By Asheeta Regidi

Data broking in the era of ‘Big Data’ and smart cities leads to big privacy concerns. A recent investigation by The Economic Times revealed that the personal data of lakhs of Indians is available from data brokers for less than a rupee per person.

Indian privacy laws are, however, completely unequipped to resolve the privacy concerns that arise from this report. Issues like the legality of data broking, who owns a person’s data, and the remedies a person is entitled to, all remain unanswered.

Data broking a grey area

Data brokers get their information from a variety of sources, public and private, both legal and illegal. The data of millions of people from these sources is aggregated and then classified.

The absence of any law specifically prohibiting the purchase of an individual’s data, sensitive or otherwise, without the individual’s consent, makes data broking a grey area under the law. India’s main privacy law — Section 43A of the Information Technology Act, 2000 and the IT Sensitive Personal Data Rules, 2011, issued thereunder, applies only to private companies.

However, the application of this law is limited to companies which have obtained the information directly from individuals under a contract, i.e., the first step of providing information. The data purchased subsequently from such companies, such as by the data brokers, is not governed under this law.

Even if the IT Act was applicable to data brokers, only sensitive personal data, such as names, passwords, biometric information and financial information is protected. Most other data in the possession of data brokers, such as online purchases, chat histories, browsing histories, is unprotected.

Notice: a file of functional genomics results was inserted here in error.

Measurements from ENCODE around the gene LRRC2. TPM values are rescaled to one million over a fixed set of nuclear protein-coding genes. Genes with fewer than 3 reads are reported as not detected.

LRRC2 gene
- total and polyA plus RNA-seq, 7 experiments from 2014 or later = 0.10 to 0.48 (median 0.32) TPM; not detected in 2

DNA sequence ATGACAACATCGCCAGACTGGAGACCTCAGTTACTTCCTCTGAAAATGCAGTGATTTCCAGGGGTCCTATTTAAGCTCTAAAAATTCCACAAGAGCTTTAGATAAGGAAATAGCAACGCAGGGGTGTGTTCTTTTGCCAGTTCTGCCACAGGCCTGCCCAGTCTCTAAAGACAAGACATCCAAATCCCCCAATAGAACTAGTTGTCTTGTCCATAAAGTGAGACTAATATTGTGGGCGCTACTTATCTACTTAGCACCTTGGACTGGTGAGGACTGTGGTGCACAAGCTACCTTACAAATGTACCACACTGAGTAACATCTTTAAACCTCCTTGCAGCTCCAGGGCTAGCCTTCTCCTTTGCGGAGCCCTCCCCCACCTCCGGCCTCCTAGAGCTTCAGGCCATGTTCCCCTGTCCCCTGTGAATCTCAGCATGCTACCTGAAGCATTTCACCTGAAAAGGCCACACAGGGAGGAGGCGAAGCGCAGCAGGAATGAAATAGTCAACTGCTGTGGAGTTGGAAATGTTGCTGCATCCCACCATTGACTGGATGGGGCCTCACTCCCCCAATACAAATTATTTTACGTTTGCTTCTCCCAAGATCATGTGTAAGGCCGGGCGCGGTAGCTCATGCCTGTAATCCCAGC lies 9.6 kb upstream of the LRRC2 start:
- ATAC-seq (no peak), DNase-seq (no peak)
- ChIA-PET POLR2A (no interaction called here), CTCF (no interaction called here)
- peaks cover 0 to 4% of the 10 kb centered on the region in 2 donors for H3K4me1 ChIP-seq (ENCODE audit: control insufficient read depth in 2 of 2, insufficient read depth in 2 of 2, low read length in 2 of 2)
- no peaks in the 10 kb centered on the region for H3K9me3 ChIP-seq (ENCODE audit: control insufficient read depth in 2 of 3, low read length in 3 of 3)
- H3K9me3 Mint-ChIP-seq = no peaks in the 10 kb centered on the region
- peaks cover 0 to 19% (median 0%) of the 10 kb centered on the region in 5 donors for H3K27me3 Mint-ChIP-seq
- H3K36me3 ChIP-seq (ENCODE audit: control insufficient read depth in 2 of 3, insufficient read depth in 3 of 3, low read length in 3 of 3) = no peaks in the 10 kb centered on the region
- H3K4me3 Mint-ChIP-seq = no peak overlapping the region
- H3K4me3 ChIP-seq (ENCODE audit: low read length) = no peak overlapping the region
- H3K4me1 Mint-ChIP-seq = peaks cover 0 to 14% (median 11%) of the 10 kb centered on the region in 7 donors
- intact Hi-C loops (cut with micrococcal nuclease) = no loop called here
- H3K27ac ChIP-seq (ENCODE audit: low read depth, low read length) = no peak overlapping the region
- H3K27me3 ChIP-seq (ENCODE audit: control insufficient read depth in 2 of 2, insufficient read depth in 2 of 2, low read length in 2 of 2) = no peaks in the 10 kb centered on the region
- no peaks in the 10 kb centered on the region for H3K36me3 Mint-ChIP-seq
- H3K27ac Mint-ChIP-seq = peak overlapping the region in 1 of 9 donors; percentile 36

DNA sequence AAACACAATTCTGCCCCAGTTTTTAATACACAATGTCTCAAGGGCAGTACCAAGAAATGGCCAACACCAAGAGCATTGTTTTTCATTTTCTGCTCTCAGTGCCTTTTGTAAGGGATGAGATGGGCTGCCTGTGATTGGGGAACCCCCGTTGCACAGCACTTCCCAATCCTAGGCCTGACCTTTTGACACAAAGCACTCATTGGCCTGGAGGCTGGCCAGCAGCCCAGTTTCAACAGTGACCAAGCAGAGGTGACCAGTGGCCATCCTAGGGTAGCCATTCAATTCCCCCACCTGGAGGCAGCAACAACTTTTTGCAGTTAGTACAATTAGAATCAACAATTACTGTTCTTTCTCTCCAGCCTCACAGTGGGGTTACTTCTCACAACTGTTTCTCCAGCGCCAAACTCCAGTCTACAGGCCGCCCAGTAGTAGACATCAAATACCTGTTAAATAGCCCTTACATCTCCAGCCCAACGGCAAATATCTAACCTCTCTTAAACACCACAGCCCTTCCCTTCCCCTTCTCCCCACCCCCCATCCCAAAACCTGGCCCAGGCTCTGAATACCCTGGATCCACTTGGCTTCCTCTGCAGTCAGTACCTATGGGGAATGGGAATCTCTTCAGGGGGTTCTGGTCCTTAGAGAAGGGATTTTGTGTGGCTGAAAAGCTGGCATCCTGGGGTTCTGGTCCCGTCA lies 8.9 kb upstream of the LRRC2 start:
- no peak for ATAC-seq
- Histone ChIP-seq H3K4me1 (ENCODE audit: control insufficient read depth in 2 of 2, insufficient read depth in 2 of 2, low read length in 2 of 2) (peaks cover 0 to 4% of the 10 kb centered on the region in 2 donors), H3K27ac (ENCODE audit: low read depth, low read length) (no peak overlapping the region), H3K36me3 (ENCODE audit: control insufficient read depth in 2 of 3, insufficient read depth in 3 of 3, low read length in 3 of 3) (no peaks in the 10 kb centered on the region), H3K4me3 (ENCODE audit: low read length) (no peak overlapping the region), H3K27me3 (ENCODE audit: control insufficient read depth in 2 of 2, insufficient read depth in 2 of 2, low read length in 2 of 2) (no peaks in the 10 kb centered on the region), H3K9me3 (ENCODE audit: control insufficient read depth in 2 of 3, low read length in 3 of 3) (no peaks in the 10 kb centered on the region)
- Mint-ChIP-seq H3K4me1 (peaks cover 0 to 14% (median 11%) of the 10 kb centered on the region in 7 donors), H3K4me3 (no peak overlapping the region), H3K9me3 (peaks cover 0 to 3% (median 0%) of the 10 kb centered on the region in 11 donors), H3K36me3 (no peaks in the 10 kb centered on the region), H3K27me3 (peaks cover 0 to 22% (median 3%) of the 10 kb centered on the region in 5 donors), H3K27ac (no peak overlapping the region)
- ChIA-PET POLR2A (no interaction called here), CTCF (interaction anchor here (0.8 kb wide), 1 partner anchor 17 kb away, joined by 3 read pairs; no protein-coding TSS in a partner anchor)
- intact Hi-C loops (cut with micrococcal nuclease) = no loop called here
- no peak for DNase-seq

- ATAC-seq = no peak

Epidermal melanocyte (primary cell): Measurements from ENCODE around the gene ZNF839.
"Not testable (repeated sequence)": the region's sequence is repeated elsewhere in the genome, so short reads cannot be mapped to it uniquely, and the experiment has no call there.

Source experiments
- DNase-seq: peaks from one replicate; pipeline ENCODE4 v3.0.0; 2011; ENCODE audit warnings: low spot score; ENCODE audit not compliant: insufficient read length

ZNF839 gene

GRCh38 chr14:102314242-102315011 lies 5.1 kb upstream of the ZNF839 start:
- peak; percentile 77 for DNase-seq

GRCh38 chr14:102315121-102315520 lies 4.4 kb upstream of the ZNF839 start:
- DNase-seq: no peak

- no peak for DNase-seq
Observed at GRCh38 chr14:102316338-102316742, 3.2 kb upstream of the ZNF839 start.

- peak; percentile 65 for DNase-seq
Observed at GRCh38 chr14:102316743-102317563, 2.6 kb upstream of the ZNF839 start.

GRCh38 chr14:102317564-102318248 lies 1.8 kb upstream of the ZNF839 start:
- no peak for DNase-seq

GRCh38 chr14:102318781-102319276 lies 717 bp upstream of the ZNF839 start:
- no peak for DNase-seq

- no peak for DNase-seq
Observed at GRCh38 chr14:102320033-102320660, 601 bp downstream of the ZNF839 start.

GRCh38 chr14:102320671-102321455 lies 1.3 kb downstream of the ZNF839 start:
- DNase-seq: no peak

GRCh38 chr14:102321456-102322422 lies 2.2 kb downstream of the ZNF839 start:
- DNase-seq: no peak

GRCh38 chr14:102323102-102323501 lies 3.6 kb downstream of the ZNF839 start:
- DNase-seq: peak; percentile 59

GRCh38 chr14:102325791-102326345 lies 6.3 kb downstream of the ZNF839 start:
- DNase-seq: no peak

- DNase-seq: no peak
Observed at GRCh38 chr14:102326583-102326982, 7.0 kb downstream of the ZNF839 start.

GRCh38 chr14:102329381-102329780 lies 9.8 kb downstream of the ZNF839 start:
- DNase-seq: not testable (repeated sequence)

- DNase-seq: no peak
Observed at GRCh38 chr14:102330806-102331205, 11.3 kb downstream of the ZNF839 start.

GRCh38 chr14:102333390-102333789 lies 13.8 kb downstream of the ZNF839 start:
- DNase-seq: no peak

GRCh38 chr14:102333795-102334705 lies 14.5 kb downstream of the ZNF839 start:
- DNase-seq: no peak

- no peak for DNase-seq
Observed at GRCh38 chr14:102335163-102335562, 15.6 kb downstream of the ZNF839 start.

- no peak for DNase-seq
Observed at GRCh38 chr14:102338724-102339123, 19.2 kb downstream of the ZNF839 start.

You consent to the sharing of your data

Data may be procured by data brokers from legitimate sources, such as from a company collecting the data legally from the people. Usually, such companies have already taken consent for sharing the data. For example, when you sign up for a service with a  website, you consent to sharing of your data with undefined ‘third parties’, through the websites’ T&Cs, Privacy Policies and cookies policies.

Once you have given your consent, there is no further recourse against the company or the ‘third parties’ procuring your data.

If the source is legitimate, at most, the data brokers use of the data may be governed by the contract under which they purchased it. For example, Amazon, in its privacy policy, specifies that third party service providers with whom the data is shared cannot use it for any other purpose than for which it is provided.

This, however, does not give the individual recourse against the third party.

Identifying the source

Identifying the original source of the data can give some indication of whether the data broking was legal or illegal. Once the data is aggregated however, identifying the source is very difficult.

The Economic Times report, for example, cited two pieces of data — the specific online purchases of two separate individuals — one from Ebay and one from Amazon. Assuming that the data is authentic, there is obviously a leak from somewhere. The leak maybe from anywhere — the merchant selling the product, the delivery personnel, a data breach at the Ebay/Amazon website, a data breach at the delivery company’s website, cookies installed by a third party — the list goes on.